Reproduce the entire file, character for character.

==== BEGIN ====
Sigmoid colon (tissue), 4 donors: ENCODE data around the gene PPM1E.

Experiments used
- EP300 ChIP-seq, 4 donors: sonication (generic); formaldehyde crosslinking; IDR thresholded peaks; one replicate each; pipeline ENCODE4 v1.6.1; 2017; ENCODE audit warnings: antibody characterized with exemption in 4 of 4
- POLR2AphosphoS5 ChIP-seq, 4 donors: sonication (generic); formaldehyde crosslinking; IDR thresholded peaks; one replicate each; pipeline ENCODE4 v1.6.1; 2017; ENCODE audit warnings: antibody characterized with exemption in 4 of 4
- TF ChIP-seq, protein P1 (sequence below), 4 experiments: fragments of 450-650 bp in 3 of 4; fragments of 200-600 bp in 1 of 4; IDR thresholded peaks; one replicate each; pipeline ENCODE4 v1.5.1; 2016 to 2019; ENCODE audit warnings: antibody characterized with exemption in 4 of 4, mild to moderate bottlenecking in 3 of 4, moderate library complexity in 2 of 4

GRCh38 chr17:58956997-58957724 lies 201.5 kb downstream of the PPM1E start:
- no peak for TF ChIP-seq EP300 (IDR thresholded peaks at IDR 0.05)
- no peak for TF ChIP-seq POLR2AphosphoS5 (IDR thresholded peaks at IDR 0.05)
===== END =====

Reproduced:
Sigmoid colon (tissue), 4 donors: ENCODE data around the gene PPM1E.

Experiments used
- EP300 ChIP-seq, 4 donors: sonication (generic); formaldehyde crosslinking; IDR thresholded peaks; one replicate each; pipeline ENCODE4 v1.6.1; 2017; ENCODE audit warnings: antibody characterized with exemption in 4 of 4
- POLR2AphosphoS5 ChIP-seq, 4 donors: sonication (generic); formaldehyde crosslinking; IDR thresholded peaks; one replicate each; pipeline ENCODE4 v1.6.1; 2017; ENCODE audit warnings: antibody characterized with exemption in 4 of 4
- TF ChIP-seq, protein P1 (sequence below), 4 experiments: fragments of 450-650 bp in 3 of 4; fragments of 200-600 bp in 1 of 4; IDR thresholded peaks; one replicate each; pipeline ENCODE4 v1.5.1; 2016 to 2019; ENCODE audit warnings: antibody characterized with exemption in 4 of 4, mild to moderate bottlenecking in 3 of 4, moderate library complexity in 2 of 4

GRCh38 chr17:58956997-58957724 lies 201.5 kb downstream of the PPM1E start:
- no peak for TF ChIP-seq EP300 (IDR thresholded peaks at IDR 0.05)
- no peak for TF ChIP-seq POLR2AphosphoS5 (IDR thresholded peaks at IDR 0.05)